Saturday, March 06, 2010

MEF and IoC/DI (1)

Inverse of Control (IoC) and Dependency Injection (DI) are widely used patterns in software development. Here I call DI in short for IoC/DI afterwards. I have used StructureMap in .Net as a framework to inject instances to my application, a nice way to decouple interfaces and implementations(see my previous blog posts). MEF(Managed Extensibility Framework) is another very hot topic in .Net recently. Now it is a part of new libraries in .Net Framework 4.0, and it is also available for .Net Framework 3.5. Actually, MEF started as an Open Source project at CodePlex by a group of Microsoft developers. It is claimed with more features than DI.

In the past weeks, I have tried MEF as an alternative way to StructureMap to provide DI. It works out very great. MEF may have much rich features than StructureMap since the later is mainly focused on DI while the former is on the extensibility and discovery ability. Since I am more familiar with DI, therefore, in the view of ID, in this and following posts, I’ll explain in detail how I use MEF as a DI framework.


Let's stand back a few of steps to get a big picture of implementation of DIs in an application. From my past experience of using StructureMap, I treat it as a library to hold a DI container in cloud.

First, I provide it with information about mapping relations of class to class or interface to class to the container. Then either I fetch instances by interfaces or class from the container directly whenever I need them, or I mark my codes with some kinds of indicators such as attribute so that the cloud will be able to inject appropriate instances automatically. As a result, I would not need to know how instances are created, nor need I to have any knowledge of what actual instances are mapped. This will let me to concentrate on my business logic or working on components individually.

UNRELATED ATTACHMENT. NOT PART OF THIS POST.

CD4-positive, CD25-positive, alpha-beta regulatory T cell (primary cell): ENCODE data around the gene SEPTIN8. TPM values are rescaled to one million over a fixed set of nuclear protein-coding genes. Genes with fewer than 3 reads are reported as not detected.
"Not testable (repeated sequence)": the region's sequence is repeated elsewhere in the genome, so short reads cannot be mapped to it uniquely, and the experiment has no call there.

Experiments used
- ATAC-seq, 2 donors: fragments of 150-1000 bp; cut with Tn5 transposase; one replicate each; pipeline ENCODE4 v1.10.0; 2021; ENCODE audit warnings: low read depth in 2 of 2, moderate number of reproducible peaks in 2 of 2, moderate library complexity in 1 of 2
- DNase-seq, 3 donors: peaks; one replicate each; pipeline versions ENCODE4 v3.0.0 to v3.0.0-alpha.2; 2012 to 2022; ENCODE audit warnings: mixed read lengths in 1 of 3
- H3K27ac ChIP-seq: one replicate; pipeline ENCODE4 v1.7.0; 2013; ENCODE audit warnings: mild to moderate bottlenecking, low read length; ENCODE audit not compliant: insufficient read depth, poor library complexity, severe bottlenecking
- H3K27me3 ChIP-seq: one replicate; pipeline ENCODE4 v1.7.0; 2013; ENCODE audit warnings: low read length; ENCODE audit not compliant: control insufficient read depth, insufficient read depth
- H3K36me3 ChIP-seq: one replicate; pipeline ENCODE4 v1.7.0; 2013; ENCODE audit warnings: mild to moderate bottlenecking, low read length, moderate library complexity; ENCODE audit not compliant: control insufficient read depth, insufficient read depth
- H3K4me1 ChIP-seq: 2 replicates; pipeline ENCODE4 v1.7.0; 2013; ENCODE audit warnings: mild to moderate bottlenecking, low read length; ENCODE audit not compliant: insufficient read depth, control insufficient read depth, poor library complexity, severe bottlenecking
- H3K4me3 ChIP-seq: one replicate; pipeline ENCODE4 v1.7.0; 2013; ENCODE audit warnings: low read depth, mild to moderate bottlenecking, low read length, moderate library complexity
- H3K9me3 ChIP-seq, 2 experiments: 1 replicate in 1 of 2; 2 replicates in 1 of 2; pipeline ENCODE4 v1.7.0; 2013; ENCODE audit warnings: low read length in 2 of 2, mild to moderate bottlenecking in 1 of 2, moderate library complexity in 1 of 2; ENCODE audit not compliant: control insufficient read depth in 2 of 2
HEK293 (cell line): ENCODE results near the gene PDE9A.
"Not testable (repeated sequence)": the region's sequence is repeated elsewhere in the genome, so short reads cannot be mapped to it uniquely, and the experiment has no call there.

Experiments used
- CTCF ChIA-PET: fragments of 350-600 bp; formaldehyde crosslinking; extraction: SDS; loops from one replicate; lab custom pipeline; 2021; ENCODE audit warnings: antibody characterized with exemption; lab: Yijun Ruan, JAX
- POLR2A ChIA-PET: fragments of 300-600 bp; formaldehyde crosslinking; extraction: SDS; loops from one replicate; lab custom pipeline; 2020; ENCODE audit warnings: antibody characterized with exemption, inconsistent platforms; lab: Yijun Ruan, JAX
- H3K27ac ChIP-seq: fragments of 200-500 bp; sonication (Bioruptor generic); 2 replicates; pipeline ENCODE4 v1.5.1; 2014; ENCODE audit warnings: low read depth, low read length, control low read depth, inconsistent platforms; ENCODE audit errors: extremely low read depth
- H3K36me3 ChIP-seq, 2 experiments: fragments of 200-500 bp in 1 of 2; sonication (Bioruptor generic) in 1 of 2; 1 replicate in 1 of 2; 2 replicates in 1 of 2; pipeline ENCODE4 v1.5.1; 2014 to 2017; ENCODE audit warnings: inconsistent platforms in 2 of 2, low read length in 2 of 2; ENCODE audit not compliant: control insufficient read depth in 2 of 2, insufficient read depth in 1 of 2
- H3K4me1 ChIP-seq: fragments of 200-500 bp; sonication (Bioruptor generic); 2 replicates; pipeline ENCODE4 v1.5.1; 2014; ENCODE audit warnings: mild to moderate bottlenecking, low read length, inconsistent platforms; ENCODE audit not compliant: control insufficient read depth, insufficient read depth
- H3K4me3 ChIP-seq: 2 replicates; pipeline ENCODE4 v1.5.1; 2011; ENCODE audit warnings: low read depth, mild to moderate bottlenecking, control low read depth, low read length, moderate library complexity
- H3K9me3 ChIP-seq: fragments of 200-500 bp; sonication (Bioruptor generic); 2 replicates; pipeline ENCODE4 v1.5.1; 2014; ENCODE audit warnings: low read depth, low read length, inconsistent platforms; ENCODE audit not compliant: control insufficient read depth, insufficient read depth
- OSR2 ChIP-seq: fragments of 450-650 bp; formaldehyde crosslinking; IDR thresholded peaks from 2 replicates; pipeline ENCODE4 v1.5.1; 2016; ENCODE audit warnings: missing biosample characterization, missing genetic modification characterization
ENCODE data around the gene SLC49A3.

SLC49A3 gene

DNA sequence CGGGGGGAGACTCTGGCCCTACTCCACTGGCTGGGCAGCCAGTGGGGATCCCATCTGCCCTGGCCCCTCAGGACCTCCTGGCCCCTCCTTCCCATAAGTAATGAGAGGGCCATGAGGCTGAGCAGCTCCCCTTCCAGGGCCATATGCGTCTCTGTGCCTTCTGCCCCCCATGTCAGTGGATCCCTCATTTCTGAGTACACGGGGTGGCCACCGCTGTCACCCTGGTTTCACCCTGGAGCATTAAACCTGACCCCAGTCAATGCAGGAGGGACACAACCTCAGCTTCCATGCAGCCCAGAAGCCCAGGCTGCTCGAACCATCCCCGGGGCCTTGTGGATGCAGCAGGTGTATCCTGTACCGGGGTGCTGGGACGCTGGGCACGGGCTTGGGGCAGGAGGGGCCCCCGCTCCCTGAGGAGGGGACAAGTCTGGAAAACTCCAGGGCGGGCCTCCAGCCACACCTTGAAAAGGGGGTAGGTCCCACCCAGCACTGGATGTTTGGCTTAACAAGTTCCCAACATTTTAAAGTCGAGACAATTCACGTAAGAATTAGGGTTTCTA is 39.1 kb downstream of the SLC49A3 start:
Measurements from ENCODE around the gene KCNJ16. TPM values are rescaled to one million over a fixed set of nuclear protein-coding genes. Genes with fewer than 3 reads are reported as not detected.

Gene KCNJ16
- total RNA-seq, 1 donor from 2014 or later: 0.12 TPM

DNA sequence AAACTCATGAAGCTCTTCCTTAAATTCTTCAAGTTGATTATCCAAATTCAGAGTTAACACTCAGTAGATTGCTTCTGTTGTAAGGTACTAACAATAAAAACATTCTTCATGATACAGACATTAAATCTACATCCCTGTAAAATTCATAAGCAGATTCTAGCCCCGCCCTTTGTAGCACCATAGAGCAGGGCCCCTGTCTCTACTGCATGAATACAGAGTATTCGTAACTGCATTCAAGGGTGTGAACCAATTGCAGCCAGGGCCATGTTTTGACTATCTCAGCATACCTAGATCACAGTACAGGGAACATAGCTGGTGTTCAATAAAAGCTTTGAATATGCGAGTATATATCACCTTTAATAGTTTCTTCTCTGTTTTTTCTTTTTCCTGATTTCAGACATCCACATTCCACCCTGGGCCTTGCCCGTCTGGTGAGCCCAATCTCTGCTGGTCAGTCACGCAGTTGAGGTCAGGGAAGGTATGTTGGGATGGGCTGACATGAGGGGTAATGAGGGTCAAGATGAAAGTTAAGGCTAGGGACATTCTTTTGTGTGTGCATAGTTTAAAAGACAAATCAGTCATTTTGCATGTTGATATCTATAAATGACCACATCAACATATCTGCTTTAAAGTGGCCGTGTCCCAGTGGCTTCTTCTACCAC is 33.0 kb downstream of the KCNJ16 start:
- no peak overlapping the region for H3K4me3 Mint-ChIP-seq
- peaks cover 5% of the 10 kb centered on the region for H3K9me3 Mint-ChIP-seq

The above is the picture I perceive. With this picture in mind, I found that MEF works in a similar way. I don’t need to change my interface library and components (3), nor my business implementation or application (4). What I need to do is to understand the structure and the way of how to add/load my mapping relationships through the block (2) to the new container (1), and understand how to request instances from the DI framework to my application (4), or to construct my application so that instances will be able to inject to "magically".

In the above picture, there are two doted arrows, which mean that there are two ways to call or reference to each other. One is direct call or request. For example, you can write codes to let the container to know what the mappings are, and you can make a call to the container to get an instance by type. In other words, you have direct access to the container. Another way is that you don't need to write codes to do any direct call at all. Most DI frameworks provide some ways to mark dependencies and injects so that DI framework will be able to detect or load mappings and inject instances automatically. For example, you may construct a mapping configuration file, or add some special attributes to your classes, property variables, constructors or method parameters. Both MEF and StrcutreMap support these two ways; however, they provide different strategies and implementations in terms of how to describe the mappings and to provide injections.

In this and following posts, I'll discuss how to use MEF to describe mappings and injections. My practice only exposes the tip of iceberg, as MEF has much rich infrastructure and features. Even though, I think my DI exercise may help you better to understand MEF. During my exploration, I have done several times of refactory of my codes, which were quite rewarding learning experience.